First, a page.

Dave Whitehead | Crain's Charlotte

In this ongoing series, we ask executives, entrepreneurs and business leaders about mistakes that have shaped their business philosophy.

Dave Whitehead

Background:  

Schweitzer Engineering Laboratories, a fully employee-owned U.S. manufacturer, recently purchased a 50,000-square-foot facility at 901 Center Park Drive in Charlotte, where 110 people work now, with plans to hire more than 50 in the coming months. SEL is headquartered in Pullman, Wash. 

The Mistake:

Thinking that change is easy.

I’m an engineer by education, so maybe I don’t have those soft skills that other folks have. I’m good at running projects, and with a one- or two-person team, you can pivot and change very quickly.

I was running a smaller, government services group of 45 or 50 people. Then I took on the role of vice president of research and development, and I got a group of 300 people. That’s where it dawned on me that change is not always easy.

I thought I could make all of these organizational changes, talk to people and get their buy-in in two days. What I thought would take a couple of days really took about a month. I had to explain, on a very personal level, what the benefits were and the impacts to the organization. 

I thought that everybody will instantly see my great vision. That was certainly not the case.

I didn’t factor in – or didn’t appreciate – the personal side of the change I proposed, the “what’s in it for me?” factor. I didn’t appreciate the magnitude of the impact it would have on people.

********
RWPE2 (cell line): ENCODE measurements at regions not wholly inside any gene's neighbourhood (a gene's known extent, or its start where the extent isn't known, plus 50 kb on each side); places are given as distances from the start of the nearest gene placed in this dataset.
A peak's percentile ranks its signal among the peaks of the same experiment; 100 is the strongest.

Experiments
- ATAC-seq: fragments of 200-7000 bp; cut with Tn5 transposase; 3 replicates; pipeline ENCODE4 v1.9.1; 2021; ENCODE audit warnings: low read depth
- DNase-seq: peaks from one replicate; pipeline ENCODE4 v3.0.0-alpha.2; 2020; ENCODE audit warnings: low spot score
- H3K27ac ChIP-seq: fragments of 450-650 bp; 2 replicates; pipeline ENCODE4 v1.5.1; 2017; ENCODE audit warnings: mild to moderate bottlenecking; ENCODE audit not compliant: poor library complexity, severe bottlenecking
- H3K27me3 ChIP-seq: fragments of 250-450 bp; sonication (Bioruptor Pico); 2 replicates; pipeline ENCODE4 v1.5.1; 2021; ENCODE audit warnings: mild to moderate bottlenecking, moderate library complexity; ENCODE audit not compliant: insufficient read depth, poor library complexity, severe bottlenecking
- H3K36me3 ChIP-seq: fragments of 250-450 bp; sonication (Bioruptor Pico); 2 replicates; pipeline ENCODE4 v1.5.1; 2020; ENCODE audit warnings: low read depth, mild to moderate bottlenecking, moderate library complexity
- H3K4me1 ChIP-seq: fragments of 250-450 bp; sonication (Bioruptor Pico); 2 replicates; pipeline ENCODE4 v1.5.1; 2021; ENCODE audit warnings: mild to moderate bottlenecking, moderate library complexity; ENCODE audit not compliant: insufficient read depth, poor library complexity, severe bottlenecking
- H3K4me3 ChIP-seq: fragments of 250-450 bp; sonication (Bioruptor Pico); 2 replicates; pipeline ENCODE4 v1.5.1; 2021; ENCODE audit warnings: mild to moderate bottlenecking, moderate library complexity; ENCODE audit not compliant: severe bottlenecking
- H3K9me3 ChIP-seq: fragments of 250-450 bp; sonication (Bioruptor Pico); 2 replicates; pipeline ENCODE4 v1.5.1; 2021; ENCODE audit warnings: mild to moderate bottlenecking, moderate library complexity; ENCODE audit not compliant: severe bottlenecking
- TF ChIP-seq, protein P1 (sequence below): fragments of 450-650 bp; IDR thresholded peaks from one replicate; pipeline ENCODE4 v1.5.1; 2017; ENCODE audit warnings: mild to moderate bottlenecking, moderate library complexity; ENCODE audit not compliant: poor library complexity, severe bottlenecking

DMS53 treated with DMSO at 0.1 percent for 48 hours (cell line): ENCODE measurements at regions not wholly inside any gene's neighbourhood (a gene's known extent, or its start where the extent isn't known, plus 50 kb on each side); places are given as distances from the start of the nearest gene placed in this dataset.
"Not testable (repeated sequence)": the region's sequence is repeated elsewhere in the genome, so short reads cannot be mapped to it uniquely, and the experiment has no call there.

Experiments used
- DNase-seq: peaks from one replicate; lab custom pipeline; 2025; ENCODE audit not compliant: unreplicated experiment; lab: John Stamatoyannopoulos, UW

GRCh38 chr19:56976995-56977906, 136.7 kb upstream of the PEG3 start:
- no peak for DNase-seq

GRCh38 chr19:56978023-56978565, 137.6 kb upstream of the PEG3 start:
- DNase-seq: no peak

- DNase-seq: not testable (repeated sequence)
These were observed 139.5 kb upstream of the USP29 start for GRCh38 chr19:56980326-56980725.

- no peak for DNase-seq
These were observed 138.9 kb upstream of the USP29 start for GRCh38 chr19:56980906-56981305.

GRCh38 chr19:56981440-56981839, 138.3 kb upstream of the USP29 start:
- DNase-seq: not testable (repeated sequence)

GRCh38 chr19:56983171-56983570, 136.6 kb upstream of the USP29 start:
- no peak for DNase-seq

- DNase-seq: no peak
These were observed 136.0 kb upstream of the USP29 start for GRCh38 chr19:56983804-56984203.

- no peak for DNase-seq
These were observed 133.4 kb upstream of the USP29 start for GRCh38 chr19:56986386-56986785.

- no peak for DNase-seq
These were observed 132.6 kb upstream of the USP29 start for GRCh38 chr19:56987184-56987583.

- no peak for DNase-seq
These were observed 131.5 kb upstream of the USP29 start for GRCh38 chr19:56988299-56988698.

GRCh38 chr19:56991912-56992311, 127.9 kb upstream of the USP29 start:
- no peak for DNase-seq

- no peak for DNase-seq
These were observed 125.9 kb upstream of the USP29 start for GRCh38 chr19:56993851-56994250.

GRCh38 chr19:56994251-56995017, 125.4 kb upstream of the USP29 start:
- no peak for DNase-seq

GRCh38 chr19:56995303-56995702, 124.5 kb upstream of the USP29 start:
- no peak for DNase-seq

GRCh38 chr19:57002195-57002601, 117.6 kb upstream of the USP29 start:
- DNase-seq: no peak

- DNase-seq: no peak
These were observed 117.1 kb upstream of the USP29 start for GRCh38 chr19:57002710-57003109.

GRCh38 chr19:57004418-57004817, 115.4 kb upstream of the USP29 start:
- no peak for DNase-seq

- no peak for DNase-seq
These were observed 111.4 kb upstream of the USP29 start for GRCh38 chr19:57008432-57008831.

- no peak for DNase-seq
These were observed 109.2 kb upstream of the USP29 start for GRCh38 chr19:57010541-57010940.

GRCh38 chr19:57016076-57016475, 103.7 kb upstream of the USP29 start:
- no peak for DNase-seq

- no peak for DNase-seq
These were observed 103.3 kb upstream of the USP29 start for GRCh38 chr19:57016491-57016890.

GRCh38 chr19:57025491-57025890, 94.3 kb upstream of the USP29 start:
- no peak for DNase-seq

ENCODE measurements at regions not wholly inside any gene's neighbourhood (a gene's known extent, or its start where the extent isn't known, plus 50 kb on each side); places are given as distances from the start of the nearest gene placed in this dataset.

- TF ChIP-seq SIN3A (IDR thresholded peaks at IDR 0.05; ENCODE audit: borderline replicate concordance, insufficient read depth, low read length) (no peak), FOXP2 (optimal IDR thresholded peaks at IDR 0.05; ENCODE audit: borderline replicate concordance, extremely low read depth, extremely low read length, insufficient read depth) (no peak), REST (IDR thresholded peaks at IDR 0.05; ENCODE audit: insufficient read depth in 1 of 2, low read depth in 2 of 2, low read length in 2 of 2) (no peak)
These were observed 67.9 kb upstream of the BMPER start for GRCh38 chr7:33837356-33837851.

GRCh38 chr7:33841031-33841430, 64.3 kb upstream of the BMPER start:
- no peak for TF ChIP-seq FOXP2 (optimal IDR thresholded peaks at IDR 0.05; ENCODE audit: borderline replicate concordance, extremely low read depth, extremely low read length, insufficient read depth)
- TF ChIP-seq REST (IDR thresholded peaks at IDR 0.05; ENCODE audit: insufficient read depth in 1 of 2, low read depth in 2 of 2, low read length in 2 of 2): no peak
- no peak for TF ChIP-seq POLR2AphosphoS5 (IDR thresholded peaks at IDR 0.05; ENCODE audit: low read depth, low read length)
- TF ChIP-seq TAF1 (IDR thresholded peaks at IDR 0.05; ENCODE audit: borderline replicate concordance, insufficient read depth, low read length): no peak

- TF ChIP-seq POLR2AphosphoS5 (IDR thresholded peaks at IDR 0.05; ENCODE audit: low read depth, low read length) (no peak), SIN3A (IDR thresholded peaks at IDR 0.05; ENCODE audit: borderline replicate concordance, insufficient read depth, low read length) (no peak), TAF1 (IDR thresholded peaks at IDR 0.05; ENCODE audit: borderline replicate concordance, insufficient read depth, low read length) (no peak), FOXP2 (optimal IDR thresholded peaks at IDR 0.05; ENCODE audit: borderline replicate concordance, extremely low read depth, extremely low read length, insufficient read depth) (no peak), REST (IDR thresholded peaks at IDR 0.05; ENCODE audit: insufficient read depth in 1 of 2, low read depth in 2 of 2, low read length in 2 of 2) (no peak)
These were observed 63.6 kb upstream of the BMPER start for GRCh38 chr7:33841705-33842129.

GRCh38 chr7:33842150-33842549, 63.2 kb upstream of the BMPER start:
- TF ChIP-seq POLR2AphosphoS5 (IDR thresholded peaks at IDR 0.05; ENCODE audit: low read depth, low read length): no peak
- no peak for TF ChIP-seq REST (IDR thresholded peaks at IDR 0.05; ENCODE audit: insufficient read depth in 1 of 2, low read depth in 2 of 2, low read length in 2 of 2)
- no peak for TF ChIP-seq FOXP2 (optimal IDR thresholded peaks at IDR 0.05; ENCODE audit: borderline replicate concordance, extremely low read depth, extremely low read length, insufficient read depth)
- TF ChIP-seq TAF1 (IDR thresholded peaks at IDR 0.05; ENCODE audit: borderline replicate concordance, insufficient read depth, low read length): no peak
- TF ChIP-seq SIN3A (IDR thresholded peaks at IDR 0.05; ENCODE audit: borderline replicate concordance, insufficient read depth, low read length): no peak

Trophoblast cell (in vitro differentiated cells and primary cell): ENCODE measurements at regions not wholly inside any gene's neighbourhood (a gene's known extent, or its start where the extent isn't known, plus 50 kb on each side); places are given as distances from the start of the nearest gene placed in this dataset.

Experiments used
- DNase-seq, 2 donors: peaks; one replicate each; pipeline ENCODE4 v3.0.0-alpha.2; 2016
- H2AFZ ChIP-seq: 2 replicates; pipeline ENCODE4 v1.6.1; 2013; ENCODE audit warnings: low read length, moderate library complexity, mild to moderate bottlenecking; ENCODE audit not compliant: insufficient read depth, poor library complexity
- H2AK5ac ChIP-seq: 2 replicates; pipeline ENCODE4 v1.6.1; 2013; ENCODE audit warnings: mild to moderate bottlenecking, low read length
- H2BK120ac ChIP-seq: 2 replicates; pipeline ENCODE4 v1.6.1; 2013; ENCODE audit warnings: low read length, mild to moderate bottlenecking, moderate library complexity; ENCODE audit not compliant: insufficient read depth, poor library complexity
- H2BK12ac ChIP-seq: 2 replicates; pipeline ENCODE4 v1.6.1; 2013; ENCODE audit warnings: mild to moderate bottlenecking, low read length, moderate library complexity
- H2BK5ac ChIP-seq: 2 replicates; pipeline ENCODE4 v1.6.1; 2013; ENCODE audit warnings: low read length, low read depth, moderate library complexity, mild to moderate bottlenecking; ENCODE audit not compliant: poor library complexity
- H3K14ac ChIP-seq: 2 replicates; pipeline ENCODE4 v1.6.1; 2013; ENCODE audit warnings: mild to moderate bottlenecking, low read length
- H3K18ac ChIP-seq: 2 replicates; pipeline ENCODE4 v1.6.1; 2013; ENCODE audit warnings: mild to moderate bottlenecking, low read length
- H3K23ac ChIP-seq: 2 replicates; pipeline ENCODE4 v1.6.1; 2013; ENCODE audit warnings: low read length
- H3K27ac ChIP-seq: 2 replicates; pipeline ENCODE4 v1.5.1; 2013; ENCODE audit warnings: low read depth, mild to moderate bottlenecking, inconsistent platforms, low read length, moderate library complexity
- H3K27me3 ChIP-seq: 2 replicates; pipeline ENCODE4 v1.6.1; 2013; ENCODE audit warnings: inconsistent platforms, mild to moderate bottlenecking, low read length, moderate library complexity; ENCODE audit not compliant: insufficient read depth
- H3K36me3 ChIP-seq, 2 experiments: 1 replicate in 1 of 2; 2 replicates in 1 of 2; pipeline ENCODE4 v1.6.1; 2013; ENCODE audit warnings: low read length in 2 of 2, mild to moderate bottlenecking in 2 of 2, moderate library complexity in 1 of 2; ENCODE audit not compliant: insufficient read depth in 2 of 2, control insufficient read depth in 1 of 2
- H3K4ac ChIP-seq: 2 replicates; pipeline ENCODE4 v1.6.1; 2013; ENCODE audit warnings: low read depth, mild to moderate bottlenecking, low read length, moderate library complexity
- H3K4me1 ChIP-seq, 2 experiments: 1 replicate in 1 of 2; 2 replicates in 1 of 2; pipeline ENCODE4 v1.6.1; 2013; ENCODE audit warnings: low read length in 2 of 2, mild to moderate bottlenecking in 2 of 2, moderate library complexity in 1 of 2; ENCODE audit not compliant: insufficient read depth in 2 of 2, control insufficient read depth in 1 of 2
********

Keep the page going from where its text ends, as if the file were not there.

That moment was 12 years ago, and it’s something that has stuck with me forever.

Change is hard. And the more people that are involved, the harder that change is.

The Lesson:

SEL is a pretty rapidly growing company, so every five to seven years, we’re doubling. Change is just a part of our culture at this point. Just the other day, we were having a meeting about organizational changes. We had a communications person in there with us so that we could effectively communicate about what we were doing and what was the value of it – not only to the company, but to individuals within the organization.

We like to help our managers grow, and that includes the softer skills of business, the change management, those sorts of activities. My boss, Ed, who founded of the company, is really good about teaching not only the engineering side, but also the business side and those intangible things – those things you don’t learn in an engineering course, or even a business course. We’ve grown to over 5,000 people now, and I think we’ve really gotten good at the communications side of things, internally and with people around the world.

Follow Schweitzer Engineering Laboratories on Twitter at: @SEL_News

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